Lindrick's John King looking to make most of his British Senior Open spot

LINDRICK club professional John King's preparations for British Senior Open qualifying at Machynys were so sporadic that he considered withdrawing.

Lindrick club professional John King is all smiles after qualifying for the British Senior Open, which starts today.

He is glad he suppressed the inclination and after shooting a one-under-par 70 will tee it up today for the third time in the most prestigious seniors event in golf, at Royal Porthcawl.

“I probably only play once every two to three weeks and last week I didn't get to hit any balls because we hosted the English ladies amateur championship,” said King, who played the British Senior Open at Royal Birkdale in 2013 and Royal Porthcawl the following summer.

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“Monday was probably my fifth competitive round of the year, so I was pleased how it went. I'm obviously a bit frustrated that I can't play more, but that is the life of a club pro and you have to get your priorities right.

John King's British Senior Open player's badge.

“It was nice to find some form and to have this experience again and I played really nicely in practice so it will keep the confidence up.”

King knows what it feels like to see his name at the top of the British Senior Open leader board having been two under through six holes at Birkdale, but ultimately missed the cut – as he did the following year in Porthcawl – and his first target is to progress to the weekend's final two rounds.

“Of course the expectation after that, if you manage to make the cut, is you just never know who you might get drawn with,” he said as he prepared for an event whose entry list boasts more than a dozen major winners, including Tom Watson, Nick Faldo, Fred Couples, Bernhard Langer, Sandy Lyle and John Daly.

“I played really good on Monday in qualifying, I surprised myself. I played an event a couple of weeks ago just as a warm-up for the qualifying and I played really poorly.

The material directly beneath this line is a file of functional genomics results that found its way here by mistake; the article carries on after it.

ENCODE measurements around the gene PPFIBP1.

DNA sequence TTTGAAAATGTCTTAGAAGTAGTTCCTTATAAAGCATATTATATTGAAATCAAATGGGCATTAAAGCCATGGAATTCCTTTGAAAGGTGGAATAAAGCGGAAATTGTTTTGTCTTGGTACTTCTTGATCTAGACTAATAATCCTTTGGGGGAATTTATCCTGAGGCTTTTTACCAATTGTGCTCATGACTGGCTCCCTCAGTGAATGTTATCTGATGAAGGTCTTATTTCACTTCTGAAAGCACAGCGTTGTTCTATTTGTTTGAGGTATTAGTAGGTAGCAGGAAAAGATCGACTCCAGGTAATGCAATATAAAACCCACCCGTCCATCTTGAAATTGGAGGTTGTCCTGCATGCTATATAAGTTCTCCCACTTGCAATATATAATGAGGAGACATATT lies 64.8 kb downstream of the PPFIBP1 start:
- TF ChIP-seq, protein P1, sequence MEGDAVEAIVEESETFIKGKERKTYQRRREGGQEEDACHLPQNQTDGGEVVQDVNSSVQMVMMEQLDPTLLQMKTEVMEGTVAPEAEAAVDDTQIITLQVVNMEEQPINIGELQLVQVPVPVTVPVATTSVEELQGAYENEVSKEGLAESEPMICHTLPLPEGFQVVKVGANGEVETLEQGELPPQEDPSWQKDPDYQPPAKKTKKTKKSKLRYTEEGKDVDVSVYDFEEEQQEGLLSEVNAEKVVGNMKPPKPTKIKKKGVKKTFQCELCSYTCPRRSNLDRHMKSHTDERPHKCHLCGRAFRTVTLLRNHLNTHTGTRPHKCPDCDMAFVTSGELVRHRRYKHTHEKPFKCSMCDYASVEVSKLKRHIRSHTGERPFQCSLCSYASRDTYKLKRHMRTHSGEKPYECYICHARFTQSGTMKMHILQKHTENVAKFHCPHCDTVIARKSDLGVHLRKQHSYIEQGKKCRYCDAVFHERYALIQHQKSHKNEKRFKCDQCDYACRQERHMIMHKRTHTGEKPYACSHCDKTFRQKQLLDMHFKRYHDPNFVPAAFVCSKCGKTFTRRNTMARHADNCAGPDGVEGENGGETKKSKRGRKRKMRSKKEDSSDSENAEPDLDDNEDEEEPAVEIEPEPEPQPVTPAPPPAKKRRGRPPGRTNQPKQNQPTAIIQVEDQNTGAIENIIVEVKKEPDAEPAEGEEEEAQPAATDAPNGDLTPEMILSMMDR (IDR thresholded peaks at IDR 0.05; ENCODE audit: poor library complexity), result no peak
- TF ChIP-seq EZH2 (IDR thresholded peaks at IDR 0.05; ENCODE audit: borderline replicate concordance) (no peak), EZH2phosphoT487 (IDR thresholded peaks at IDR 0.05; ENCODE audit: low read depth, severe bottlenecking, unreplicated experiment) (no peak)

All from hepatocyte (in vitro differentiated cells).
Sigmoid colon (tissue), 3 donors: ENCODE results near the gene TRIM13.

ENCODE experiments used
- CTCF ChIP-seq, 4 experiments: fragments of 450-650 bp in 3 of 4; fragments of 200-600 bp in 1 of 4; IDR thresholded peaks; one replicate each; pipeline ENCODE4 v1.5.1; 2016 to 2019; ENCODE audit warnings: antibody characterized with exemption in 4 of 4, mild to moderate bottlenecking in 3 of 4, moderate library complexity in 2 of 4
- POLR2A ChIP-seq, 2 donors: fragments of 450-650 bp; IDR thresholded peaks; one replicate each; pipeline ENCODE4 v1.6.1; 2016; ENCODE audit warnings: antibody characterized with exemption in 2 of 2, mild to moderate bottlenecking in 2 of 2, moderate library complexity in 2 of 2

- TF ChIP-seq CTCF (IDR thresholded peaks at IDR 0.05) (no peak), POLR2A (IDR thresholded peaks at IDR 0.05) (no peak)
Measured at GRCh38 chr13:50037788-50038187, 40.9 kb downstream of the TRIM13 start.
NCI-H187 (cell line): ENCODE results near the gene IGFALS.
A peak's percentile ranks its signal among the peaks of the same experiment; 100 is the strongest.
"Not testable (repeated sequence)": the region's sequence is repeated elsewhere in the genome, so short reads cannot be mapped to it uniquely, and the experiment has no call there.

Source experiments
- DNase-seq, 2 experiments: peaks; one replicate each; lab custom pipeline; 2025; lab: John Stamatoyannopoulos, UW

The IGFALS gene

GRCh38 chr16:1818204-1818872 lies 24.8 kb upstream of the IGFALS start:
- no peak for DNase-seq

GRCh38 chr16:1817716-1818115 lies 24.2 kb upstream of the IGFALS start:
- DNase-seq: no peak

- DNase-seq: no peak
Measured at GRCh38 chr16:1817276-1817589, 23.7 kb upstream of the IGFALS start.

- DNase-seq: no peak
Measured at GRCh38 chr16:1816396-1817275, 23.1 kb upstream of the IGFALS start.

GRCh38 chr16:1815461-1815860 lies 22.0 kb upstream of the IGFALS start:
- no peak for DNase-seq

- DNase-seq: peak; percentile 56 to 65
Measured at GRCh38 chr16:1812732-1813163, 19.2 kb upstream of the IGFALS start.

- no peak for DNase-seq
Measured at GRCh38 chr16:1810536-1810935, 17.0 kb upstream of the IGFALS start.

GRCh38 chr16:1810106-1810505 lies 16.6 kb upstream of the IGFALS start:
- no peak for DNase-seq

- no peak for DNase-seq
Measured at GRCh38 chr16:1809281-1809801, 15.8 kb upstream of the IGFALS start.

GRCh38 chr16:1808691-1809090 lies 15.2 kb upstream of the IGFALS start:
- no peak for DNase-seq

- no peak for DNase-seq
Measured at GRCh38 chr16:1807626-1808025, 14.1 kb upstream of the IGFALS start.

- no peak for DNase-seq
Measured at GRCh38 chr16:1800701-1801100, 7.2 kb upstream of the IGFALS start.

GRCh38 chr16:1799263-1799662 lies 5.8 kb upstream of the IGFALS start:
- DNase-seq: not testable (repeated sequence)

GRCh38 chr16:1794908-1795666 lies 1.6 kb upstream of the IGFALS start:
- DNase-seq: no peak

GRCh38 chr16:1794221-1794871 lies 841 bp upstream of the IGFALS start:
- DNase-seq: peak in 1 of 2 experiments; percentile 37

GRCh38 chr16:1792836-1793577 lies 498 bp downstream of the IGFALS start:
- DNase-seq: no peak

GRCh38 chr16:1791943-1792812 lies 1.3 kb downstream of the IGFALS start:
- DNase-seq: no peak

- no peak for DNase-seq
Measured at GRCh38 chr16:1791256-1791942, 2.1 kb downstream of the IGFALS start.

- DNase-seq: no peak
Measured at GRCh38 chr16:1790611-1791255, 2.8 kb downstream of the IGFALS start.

John King's British Senior Open player's badge.

“I was half thinking about pulling out (of qualifying), but I managed to find some form. I found a little bit of a key with my putting and I played on past memories, if you know what I mean. I just kept focused on one shot at a time at Machynys and felt reasonably calm on the way round.

“Obviously, as you get to the last few holes you start thinking, 'what is going to be the mark?' and I thought I was ahead of the game at that point. Then the last tee shot was over a lake and it did cross my mind that I needed to catch it because it was about a 230-yard carry over the water, and one or two people couldn't make that carry because it was into the breeze.

“I thought, 'I had better flush this one' and I managed to do it and got it up on the green. I thought I would qualify quite easily because I was the only one under par at that point, but whether the weather changed or not, I don't know, but I was right on the mark in the end and there were 10 players on one under or better who got in.”

King says the pivotal hole in his qualifying round was at a par-5 on which he found a fairway bunker with his drive. “I hit the drive too far on the line I had taken into the bunker,” he said. “I slashed it out and put a four iron to two feet for birdie.”

He also performed well on Porthcawl's difficult short holes.

“The par-3s were very demanding and I had some good tee shots on them. That takes all the pressure off you, hitting it pretty close with either a four iron or a hybrid to give yourself birdie chances,” he said. “That took a bit of pressure off and I also made some good up-and-downs at the right time.”

He feels that as his preparations lowered his expectancy levels, he possibly played with more freedom in qualifying.

“I had a couple of things booked in the diary for this week, so I didn't build it (qualifying) up as much as I maybe have in the past,” he explained. “My attitude was, 'if I make it, great, if I don't, okay.”

During practice King found that a couple of new tees have been built since 2014, stretching the course's length, and he commented: “The course is tough; it is in great condition, really demanding, with big roll-off areas as you would expect on a links course.

“They have put in a couple of new tees since three years ago, obviously making it a little bit longer. If the wind is in the wrong direction on some holes I might struggle to make the fairway.

“As a club pro, just getting into an event like this is great; the way everything is set up is as it would be for any major tournament. The Lindrick members have been really supportive and are really thrilled for me to get in.”

With Worksop caddie Ged Widdison on his bag, King will tee off at 11.30am in the first round and 7am on for the second, alongside four-time European Tour title winner Jose Rivero and American Barry Conser.